I have been living these past few weeks on 3 hours of sleep. I didn’t tell anyone because I can still function fine with that much sleep. But what I didn’t count on was the toll it was taking on my system. It enabled a little part of me to come forward.

On que, a young part of me came out and had a lot to say about what was happening to us at night. I don’t know where she came from with so much to say. I never do.

I have been struggling a lot this past week. Lots of dissociation, memory loss (switching), suicidality, thoughts of self-harm, detached from everyone in my life, feeling depressed, and generally disconnected from the world.

Today, I was quite shocked to hear my little one reveal new memories in my head. She did not really speak of them, but I could see and feel them. I was horrified as I thought I was done with new memories. I don’t want anymore bad feelings. I don’t want new knowledge of trauma that I will have to come to accept whether I want to or not.

But, there she was. Seemingly out of nowhere. Telling the story of what is happening to us at night. She had so many answers, and I didn’t ask her for them, but she gave them to me anyway.

I worry because we are living in a different world. A world where therapists aren’t as accessible to me as they were before the pandemic. I had safe people and places to get the support I needed. I clearly don’t have that kind of help now as therapists seem to be the last to crawl out of the pandemic “hole of fear” despite getting their first responder vaccinations.

I worry for the little girl and others who share this memory. I worry for myself and what this new memory is going to mean to me. Will it change my history once again? I have a fear this new memory involves someone specific, and I don’t want it to, but it is pushing up against my consciousness.

I worry about the level of dissociation I am experiencing. I worry that I am doing things and not understanding what I am doing. I seem to be returning to an old, familiar, but troublesome way of living with my DID.

Yet, there is not much to do with that worry except to get lost in the dissociation that will make me forget I am worried. What choice do I have?

How the pandemic has caused my therapist to re-traumatize me

I feel like a broken record that no one is listening to. I guess this is in line with why I rarely express my needs. The fear that my needs don’t matter, as was my daily life in my childhood. Ugh, that sounds victimy, and I hate sounding that way.

Let me be perfectly clear. I have multiple mental illnesses that significantly impact my daily functioning. 33 years ago I had my first Major Depressive episode. 32 years ago I was diagnosed with Dissociative Identity Disorder (then called Multiple Personality Disorder) and Post Traumatic Stress Disorder.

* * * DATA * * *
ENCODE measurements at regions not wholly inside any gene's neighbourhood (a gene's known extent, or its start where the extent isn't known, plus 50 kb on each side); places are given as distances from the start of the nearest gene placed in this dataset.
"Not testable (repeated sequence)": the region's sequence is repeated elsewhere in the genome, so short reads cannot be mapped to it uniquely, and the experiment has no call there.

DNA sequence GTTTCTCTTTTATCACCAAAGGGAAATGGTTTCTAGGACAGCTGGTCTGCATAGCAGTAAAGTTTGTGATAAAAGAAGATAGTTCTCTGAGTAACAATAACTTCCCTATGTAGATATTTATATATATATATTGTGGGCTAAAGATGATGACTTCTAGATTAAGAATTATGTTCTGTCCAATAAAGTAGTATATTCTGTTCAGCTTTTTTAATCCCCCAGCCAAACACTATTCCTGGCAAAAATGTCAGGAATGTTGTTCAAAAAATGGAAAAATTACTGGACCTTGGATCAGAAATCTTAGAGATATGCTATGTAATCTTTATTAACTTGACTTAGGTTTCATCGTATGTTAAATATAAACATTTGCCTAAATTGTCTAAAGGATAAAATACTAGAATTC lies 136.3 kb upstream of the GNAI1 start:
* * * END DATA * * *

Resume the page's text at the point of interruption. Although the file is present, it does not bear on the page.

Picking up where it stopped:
I have had periods of high functioning, and also periods requiring psychiatric hospitalization and heavy outpatient support during difficult times. I have successfully worked for periods of my adult life, and I have been on disability twice in my life.

My symptoms I currently struggle with the most are amnesia, confusion, no sense of time passing, thoughts of suicide and self-harm that seem to come out of nowhere, inability to feel most things, disorganized attachment that affects my ability to parent, chronic anxiety, and flashbacks that make it extremely difficult to function.

I have come to accept that I will have a life-long problem with mental illness that needs to be managed in different ways depending on how I am doing. I no longer believe the delusion that I will be cured if I only find the right therapist or do the right therapy. This is not me giving up, but instead gaining wisdom with age.

Patience is something we have all had to learn during the COVID pandemic if we wanted to survive. The world was turned upside down, and life as we knew it was gone overnight.

Unfortunately, those of us with mental illness still have our mental illnesses and need extra help surviving in this pandemic world that is actually quite triggering for many of us with trauma backgrounds.

I care deeply about my therapist, but she has kind of abandoned me during the pandemic. I have tried to be understanding and empathetic that she has her own fears going on through the pandemic. But then she got vaccinated as a first responder. Then I got sick and realized that medical providers all over town were showing up for work and seeing patients without any problems. And then my teenager’s therapist started seeing her clients in person.